Short Bowel Syndrome in Children
Short bowel syndrome is when the
body has trouble absorbing nutrients from food because of a problem with the small
intestine. It often happens to children who have had a large part of their small
intestine removed. This complex condition can be life-threatening in some babies and
The small intestine is a long, curving organ. It connects your stomach to your large
intestine. Digestion starts in your stomach. But most digestion takes place in the
small intestine. The small intestine also absorbs nutrients. Bowel refers to the small
intestine and large intestine together.
Your child can have problems when
half or more of the small intestine is taken out. Your child may not be able to absorb
enough water, vitamins, and other nutrients. This can cause major nutritional problems
It can also raise your child's risk
for short bowel syndrome. The more of the small intestine that’s removed, the greater
your child’s chance for severe problems.
Different parts of the small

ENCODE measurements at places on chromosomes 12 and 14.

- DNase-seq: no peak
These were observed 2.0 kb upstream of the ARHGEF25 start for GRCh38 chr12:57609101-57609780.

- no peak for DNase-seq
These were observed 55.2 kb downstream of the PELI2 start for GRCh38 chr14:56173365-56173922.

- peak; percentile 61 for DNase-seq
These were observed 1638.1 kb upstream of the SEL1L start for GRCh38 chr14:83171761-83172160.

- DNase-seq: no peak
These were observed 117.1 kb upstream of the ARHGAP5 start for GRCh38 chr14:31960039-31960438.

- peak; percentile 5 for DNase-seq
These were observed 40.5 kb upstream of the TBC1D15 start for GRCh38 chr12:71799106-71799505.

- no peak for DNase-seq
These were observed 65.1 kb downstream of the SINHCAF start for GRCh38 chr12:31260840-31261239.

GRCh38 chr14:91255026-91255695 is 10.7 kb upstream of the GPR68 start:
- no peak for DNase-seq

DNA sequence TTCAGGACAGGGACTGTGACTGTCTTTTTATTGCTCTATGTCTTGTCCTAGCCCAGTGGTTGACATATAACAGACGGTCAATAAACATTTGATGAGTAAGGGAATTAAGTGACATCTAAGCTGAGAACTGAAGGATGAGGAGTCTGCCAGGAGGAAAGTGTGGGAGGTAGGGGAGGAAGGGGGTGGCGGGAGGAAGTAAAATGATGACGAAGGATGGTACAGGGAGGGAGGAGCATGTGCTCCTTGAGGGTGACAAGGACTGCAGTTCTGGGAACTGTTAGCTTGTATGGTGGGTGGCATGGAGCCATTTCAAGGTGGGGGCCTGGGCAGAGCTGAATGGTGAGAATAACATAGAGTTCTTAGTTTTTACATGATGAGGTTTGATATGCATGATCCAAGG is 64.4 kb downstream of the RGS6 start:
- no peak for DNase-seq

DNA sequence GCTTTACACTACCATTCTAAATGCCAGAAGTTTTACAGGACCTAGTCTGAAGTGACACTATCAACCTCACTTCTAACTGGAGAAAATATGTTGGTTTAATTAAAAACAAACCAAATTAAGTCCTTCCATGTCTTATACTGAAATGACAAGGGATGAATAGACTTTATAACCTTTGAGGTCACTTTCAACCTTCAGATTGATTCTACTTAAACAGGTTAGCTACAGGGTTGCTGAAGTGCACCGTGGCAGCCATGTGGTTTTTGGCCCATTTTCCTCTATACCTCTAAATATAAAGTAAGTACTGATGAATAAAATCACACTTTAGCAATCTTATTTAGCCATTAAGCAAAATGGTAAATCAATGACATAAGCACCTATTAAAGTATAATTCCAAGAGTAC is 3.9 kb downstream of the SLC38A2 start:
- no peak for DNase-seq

intestine absorb different nutrients. If your child has a latter part of the small
intestine taken out, your child can have nutritional problems. This is because the
part of the small intestine cannot absorb all nutrients. Having the valve between
small and large intestine also makes a big difference in your child’s health. Some
children with short bowel syndrome have also had part of their large intestine taken
out. This leads to more problems.
Having short bowel syndrome from birth is very uncommon. The underlying cause of short
bowel syndrome is often different between newborns and adults.
A problem your child is born with (congenital) can keep the small intestine from forming
properly. This can cause short bowel syndrome in newborns.
Short bowel syndrome in infants can be caused by conditions that require part of the
small intestine to be removed. Issues that permanently harm the small intestine can